Lou Wolfson

From free weights to machines, in his 100 years Lou Wolfson has seen many changes in technology. He marvels how you can talk into a phone and get the answer to your question in seconds. GREG GARDNER PHOTO


World War I was ending when Lou Wolfson was born in Moscow, Pennsylvania, to two immigrant parents from outside Moscow, Russia.

Still spry at 100, Lou works out three or four days a week at the Verano Clubhouse gym, where his son is a resident. The former chiropractor and physical education teacher is quick to credit those around him for his good health.

“I am here because of the excellent care I get from my son, Marty, and the people at Watercrest and the excellent food they give me,” says Lou. Verano and Watercrest are less than two miles away from each other between Tradition and St. Lucie West.

Known as “Doc” in Gary, Indiana, Lou taught physical education, including years with special education students, coached Little League and served as a scoutmaster while raising two sons.

Hundreds of young children from Gary learned their lifelong swimming lessons from Lou during their summers away from school.

Marty loves to tell the story of visiting Disney’s Animal Kingdom and chatting with a stranger when they realized they were both from Gary. “Wait a minute, ‘What is your last name?’ the man asked. Then added, ‘Your father taught me how to swim.’ “

With a twinkle in his eye, Lou tells the story of a boy born without legs who used to wear braces with shoes, so in a wheelchair it would look like he had legs. “When I taught him how to swim, I thought he was going to scratch my chest with his fingernails, he was holding me so tight,” says Lou, like it happened yesterday.

The boy grew to be a man, beat a drug problem, became a certified public accountant and raised a family, Lou says proudly.

Lou is the youngest and only surviving child of six children born to his father, Morris, who died at the age of 105. Morris was a merchant, junk dealer, shoemaker and gardener, Lou says. He worked many jobs to pay the bills for his six sons and daughters, who would all graduate from college.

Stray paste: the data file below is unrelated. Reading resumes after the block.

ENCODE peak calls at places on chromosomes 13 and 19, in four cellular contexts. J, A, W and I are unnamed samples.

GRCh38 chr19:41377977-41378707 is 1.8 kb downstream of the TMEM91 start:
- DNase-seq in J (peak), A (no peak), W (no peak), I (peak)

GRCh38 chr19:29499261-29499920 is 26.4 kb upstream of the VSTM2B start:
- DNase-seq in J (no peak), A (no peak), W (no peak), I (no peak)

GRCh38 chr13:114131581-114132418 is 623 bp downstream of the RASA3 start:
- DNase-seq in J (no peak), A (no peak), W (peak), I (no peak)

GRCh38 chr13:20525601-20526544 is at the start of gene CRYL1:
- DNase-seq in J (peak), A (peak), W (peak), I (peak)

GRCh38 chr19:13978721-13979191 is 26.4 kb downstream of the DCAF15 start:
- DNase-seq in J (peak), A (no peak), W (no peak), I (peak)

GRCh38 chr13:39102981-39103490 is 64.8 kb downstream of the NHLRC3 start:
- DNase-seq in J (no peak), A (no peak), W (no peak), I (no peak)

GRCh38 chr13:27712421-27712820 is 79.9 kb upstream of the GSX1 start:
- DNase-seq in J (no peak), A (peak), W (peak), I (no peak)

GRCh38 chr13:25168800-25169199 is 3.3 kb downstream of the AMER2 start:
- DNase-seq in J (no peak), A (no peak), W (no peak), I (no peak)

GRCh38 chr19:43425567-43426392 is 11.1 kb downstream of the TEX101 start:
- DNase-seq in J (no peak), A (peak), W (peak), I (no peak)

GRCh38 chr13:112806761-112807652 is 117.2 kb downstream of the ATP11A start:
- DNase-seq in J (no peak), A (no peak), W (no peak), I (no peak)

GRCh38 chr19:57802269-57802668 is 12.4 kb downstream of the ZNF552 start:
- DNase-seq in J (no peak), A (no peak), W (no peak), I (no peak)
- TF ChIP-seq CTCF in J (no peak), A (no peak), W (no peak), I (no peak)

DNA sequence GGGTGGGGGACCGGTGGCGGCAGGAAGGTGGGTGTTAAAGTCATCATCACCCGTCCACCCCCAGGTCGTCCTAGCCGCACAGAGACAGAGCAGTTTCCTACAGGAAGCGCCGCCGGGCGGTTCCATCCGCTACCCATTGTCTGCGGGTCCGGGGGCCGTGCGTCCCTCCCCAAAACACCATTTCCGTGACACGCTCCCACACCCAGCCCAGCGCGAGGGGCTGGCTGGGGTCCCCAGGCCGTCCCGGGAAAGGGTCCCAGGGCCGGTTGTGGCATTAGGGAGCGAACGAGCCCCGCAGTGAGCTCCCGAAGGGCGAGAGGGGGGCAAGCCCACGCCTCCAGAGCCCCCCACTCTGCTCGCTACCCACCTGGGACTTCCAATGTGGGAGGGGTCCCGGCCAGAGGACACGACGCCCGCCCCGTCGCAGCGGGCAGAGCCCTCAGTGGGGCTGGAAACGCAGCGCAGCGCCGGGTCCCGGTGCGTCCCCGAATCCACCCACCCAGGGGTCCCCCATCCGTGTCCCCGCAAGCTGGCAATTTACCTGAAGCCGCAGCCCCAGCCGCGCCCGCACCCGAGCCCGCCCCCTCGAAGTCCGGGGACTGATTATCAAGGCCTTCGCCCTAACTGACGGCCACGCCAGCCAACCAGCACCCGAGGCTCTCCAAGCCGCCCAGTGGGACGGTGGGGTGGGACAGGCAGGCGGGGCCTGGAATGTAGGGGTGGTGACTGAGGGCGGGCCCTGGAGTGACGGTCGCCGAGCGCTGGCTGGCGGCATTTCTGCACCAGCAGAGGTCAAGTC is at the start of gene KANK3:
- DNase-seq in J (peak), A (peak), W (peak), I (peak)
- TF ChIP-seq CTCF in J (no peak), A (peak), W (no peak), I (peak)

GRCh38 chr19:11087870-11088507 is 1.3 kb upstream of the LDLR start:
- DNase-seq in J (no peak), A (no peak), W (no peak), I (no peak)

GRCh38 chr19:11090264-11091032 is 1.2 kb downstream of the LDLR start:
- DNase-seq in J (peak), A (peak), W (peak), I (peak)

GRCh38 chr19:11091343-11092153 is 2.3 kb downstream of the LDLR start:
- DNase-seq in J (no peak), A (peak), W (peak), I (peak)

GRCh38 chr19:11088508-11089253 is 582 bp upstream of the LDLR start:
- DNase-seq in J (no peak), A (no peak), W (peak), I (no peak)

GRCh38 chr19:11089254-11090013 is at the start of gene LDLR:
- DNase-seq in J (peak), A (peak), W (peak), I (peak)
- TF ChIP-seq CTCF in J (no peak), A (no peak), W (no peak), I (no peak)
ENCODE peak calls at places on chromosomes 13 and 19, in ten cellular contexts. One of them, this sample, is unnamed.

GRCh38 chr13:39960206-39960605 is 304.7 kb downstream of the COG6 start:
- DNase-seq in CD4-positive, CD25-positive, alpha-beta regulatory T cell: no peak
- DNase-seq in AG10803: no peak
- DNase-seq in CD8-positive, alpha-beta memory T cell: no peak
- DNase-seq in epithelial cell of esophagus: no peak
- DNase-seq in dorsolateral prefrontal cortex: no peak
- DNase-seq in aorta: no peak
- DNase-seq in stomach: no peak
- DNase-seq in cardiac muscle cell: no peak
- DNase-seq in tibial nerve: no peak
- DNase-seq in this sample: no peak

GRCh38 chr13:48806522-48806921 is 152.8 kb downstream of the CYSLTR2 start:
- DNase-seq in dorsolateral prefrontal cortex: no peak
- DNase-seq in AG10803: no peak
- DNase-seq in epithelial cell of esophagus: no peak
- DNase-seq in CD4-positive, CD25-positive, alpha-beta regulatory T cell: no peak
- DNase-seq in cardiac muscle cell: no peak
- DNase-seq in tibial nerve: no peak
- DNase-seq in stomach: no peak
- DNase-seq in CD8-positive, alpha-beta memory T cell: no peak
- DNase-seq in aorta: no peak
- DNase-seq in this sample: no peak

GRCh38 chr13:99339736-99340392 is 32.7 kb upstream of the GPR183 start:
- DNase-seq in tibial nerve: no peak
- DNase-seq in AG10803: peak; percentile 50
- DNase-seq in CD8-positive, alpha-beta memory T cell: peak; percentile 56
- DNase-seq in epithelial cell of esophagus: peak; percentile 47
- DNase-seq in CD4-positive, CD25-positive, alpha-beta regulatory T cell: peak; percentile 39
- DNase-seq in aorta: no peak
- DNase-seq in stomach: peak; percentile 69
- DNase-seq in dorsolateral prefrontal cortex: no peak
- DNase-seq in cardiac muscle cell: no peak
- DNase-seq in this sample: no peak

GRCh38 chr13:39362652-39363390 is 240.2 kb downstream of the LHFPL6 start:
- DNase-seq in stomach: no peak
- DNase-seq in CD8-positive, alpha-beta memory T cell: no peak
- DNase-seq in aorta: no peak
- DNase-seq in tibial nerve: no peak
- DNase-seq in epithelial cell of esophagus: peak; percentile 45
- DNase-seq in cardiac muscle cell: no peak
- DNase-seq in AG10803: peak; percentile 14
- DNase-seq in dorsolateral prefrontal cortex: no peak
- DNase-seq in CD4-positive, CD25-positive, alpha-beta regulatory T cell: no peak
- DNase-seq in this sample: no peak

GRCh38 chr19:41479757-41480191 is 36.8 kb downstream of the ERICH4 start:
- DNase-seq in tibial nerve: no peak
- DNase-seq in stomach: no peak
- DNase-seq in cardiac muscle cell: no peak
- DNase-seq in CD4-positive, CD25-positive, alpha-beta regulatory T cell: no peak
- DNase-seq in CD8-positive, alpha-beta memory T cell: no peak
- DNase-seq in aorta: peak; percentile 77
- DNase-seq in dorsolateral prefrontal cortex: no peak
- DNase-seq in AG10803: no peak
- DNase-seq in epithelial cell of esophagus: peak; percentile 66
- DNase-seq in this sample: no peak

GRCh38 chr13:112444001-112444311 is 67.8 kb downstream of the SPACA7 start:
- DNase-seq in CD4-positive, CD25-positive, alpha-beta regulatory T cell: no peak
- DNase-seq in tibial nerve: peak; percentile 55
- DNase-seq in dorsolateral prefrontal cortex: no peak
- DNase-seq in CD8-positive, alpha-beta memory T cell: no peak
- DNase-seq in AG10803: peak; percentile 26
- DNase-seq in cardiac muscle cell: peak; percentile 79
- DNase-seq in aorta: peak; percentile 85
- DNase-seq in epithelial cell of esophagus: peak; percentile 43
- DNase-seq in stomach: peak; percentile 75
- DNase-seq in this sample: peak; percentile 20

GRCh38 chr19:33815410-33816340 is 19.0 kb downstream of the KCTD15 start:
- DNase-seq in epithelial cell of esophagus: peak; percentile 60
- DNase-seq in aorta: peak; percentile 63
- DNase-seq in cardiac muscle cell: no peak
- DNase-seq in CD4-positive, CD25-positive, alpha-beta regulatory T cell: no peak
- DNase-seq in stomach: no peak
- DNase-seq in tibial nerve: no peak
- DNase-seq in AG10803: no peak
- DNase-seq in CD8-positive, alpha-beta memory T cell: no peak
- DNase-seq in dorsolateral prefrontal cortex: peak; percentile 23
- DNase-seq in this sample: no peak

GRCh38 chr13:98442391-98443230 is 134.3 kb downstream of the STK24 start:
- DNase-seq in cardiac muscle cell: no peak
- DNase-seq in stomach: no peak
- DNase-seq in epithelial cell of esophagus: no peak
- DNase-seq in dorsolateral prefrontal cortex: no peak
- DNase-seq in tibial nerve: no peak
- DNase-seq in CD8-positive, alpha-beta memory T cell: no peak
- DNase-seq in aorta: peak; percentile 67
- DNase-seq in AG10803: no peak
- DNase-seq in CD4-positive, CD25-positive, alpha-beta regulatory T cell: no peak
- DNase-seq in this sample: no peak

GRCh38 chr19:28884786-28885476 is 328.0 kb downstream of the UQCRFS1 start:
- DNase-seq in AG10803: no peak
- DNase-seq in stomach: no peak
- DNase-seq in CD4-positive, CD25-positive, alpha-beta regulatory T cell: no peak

Marty says: “My parents were very loving, generous people. They made time for us and they were always involved. Our parents took us to athletic games early on. I played college basketball and baseball, and my parents were at every game. Sometimes they would drive 200 miles and be the only parents in the stands. I’m appreciative of it now, but at the time I thought they were babying me.”

“If I had it to do over again,” Lou says, “I would persuade them (sons) to play single sports like golf, bowling or tennis. Your numbers speak for themselves. And you don’t have to kiss the behind of any coach in order to make the team.”

Married for 72 years, Lou’s wife, Helen, passed away at age 98 four years ago. “My wife always knew what I wanted or needed before I did,” he says.

The picture of health at 100, Lou gets around on a walker with wheels, but he can walk short distances on his own. He gave up swimming two years ago. He played tennis into his 90s and was in a bowling league until he was 95.

Thirty years ago the Wolfsons moved to Florida, and it was 20 years ago that Lou had a pacemaker implanted. His blood pressure would go so low at night, he would get up and run around the block to bring it back up.

During World War II, Lou spent 39 months training as a ferry pilot to fly planes to England. A migraine condition forced him out of the service, with the Army angry at him for not telling them about his headaches.

He is not currently on any medications.

A typical day starts with Lou tackling the cryptogram, jumble and a crossword puzzle before breakfast. He likes to get some sun every day, and he watches sports or goes out with Marty.

“All the players today have so much speed in football, baseball and even tennis,” says Lou, who stayed up until 3 a.m. for the end of the 2018 World Series game that went 17 innings.

“For one hundred and a half, he is still going strong,” says Marty. “He started early caring about his body and what he put into it.”

“Stay healthy and have a lot of birthdays,” advises Lou, who never smoked and has one glass of wine for happy hour every Friday.


Age: 100
Lives in: Port St. Lucie
Occupation: Retired chiropractor, physical education teacher
Family: Sons Marty, 71, and Sam, deceased
Education: B.S., Temple University, Physical Education, and M.S., Physical Education
Hobbies: Working out at the gym and watching sports on TV
What inspires me: “The athletic teams I love, Duke (University), (University of) Indiana and Notre Dame. And I am a big (New York) Yankees fan.”
Something people don’t know about me: “I am a very careful eater. I don’t eat dessert and I never eat seconds.”

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